The Basel Committee on Banking Supervision (BCBS) released the revised capital accord, also called, Basel II, on June 26, 2004. The document is called “International Convergence of Capital Measurement and Capital Standards: A Revised Framework”. The significant features of Basel II are:
The rules of the original 1988 Accord are generally acknowledged to be flawed for various reasons, discussed below: Credit risk assessment under Basel I is not risk-sensitive enough. Capital need assessment under Basel I accord was not being able to differentiate between banks with lower risks and banks with higher risks. For example, exposure on […]
In 1996, Basel Committee on Banking Supervision (BCBS) published an amendment to the 1988 Basel Accord to provide an explicit capital cushion for the price risks to which banks are exposed, particularly those arising from their trading activities. This amendment was brought into effect in 1998. Salient features of the amendment are given below:
The 1988 Basel Accord, also known as Basel I, established minimum capital standards for the banking industry by linking the banks’ capital requirements to their capital exposures. Basel I primarily focused on credit risk. The credit exposures were divided into five categories that represented similar types of borrowers. Each category is tied to a specific […]
What is the Basel Committee for Banking Supervision? The Basel Committee on Banking Supervision is a committee of banking supervisory authorities, which was established by the central bank governors of the Group of Ten (G10) countries in 1975. It consists of senior representatives of bank supervisory authorities and central banks from Belgium, Canada, France, Germany, […]
Computing VaR with Monte Carlo Simulations very similar to Historical Simulations. The main difference lies in the first step of the algorithm – instead of using the historical data for the price (or returns) of the asset and assuming that this return (or price) can re-occur in the next time interval, we generate a random number that will be used to estimate the return (or price) of the asset at the end of the analysis horizon.
In the previous post, we learned the algorithm to compute VaR using Monte Carlo Simulation. Let us compute VaR for one share to illustrate the algorithm.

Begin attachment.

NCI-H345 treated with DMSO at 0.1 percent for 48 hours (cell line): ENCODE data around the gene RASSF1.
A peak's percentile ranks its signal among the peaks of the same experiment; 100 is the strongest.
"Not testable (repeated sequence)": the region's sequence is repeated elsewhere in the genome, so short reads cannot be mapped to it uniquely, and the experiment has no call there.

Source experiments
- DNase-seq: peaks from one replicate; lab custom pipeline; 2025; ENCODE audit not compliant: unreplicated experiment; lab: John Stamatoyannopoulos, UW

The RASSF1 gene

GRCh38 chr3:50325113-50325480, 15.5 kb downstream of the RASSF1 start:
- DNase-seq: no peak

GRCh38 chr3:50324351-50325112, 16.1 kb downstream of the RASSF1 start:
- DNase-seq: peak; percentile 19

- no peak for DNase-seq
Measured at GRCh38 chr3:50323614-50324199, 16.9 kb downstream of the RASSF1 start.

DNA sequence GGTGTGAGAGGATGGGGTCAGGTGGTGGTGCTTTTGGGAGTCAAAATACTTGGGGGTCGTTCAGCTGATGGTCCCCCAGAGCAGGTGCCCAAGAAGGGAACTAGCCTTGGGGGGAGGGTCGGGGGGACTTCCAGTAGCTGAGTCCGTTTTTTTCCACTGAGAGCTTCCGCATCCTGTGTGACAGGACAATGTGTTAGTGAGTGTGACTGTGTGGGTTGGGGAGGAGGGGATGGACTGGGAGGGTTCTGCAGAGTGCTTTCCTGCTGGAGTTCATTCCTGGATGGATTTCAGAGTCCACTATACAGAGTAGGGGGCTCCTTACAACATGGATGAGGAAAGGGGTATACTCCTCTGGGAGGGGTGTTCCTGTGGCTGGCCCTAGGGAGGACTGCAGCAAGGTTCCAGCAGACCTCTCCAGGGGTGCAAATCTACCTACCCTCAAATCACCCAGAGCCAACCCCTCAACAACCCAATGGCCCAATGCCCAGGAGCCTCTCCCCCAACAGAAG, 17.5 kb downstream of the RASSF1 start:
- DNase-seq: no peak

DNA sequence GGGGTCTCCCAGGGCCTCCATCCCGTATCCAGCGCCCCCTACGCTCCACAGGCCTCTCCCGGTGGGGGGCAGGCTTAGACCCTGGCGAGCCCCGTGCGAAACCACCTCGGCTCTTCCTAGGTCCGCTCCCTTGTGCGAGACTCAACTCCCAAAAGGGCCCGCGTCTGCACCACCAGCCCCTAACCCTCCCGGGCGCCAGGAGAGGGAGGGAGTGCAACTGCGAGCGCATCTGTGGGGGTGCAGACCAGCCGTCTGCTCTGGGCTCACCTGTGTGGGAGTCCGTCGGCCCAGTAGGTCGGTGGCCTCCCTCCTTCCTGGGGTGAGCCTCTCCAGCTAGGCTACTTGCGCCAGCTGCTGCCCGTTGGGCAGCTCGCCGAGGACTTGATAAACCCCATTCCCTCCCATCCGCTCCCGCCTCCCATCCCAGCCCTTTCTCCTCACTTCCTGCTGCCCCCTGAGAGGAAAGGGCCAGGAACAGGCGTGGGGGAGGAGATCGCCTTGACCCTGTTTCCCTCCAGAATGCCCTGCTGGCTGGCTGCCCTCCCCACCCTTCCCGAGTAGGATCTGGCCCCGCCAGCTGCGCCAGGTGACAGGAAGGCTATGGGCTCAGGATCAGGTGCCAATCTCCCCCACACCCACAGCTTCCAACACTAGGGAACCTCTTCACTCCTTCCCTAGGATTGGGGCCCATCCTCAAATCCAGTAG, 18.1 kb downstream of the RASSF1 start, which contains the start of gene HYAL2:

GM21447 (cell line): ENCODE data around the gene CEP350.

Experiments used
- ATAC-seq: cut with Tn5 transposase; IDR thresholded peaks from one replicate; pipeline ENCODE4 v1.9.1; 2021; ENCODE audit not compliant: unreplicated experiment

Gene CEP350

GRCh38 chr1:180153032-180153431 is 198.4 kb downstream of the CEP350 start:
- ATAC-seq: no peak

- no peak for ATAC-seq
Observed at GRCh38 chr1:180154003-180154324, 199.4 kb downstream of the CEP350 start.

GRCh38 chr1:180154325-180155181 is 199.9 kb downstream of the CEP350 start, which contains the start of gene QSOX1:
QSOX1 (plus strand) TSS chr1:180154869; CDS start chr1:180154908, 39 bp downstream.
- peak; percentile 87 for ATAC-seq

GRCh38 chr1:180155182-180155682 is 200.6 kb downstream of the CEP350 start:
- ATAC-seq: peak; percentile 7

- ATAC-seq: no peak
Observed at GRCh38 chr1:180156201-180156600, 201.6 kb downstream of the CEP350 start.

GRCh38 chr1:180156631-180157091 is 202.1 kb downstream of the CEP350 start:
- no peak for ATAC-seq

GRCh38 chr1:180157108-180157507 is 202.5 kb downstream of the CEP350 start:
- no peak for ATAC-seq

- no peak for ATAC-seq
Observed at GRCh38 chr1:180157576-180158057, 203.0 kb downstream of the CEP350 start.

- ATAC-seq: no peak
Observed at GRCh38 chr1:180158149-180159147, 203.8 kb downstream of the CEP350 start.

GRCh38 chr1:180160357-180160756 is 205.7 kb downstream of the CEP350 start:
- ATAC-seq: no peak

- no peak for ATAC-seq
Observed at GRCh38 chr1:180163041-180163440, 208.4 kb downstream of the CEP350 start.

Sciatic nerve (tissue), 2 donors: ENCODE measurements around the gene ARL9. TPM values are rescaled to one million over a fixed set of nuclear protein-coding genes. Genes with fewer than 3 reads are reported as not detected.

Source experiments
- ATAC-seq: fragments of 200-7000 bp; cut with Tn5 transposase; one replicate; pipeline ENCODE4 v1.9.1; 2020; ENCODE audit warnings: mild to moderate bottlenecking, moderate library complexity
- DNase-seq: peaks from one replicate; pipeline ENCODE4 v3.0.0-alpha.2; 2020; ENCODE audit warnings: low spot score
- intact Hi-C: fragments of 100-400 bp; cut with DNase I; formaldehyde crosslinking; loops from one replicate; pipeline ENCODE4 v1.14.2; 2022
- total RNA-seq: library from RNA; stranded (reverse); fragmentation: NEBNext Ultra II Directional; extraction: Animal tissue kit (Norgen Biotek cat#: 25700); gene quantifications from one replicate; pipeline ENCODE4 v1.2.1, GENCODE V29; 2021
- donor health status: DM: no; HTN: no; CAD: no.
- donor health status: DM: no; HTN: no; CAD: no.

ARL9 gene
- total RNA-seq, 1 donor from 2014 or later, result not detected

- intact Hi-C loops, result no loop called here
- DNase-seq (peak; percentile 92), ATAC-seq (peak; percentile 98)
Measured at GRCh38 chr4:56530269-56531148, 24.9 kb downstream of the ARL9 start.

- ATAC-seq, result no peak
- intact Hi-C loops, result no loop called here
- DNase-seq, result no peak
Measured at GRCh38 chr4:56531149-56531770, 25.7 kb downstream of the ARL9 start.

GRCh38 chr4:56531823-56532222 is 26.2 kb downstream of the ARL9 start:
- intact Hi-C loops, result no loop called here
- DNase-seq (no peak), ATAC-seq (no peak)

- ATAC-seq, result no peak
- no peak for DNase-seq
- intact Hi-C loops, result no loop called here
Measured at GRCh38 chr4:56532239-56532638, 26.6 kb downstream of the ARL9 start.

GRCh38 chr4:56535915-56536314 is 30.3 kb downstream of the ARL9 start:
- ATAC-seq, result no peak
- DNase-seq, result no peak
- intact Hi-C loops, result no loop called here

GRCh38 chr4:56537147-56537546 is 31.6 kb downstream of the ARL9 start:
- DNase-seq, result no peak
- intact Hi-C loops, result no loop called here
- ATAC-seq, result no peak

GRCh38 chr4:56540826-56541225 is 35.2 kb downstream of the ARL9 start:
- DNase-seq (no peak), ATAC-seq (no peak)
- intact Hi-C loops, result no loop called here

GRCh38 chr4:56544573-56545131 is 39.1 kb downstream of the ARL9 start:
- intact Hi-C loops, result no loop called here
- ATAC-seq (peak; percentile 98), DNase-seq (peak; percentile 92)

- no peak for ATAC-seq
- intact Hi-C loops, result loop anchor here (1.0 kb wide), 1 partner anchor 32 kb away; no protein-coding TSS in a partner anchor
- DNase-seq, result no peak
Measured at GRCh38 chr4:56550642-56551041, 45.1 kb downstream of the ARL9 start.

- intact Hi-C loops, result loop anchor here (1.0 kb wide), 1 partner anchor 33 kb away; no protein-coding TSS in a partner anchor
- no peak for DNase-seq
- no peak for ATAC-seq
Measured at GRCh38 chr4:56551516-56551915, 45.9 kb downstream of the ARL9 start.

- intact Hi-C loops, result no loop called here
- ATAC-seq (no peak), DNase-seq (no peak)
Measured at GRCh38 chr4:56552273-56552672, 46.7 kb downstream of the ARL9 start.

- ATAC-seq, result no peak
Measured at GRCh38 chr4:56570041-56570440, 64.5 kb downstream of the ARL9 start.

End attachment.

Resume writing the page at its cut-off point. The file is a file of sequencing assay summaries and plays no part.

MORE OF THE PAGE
We apply the algorithm to compute the monthly VaR for one stock. We will only consider the share price and thus work with the assumption we have only one share in our portfolio. Therefore the value of the portfolio corresponds to the value of one share.
The fundamental assumption of the Historical Simulations methodology is that you base your results on the past performance of your portfolio and make the assumption that the past is a good indicator of the near-future.
The below algorithm illustrates the straightforwardness of this methodology. It is called Full Valuation because we will re-price the asset or the portfolio after every run. This differs from a Local Valuation method in which we only use the information about the initial price and the exposure at the origin to deduce VaR.
We earlier saw how VaR can be calculated using the parametric method. We will now look at this method in detail, and also understand how VaR can be easily calculated using matrices. VaR of a Single Asset VaR of a single asset is the value of the asset multiplied by its volatility. Here, the volatility […]
Define the concept of Value-at-Risk (VaR) Value-at- Risk (VaR) is a general measure of risk developed to equate risk across products and to aggregate risk on a portfolio basis. VaR is defined as the predicted worst-case loss with a specific confidence level (for example, 95%) over a period of time (for example, 1 day). For […]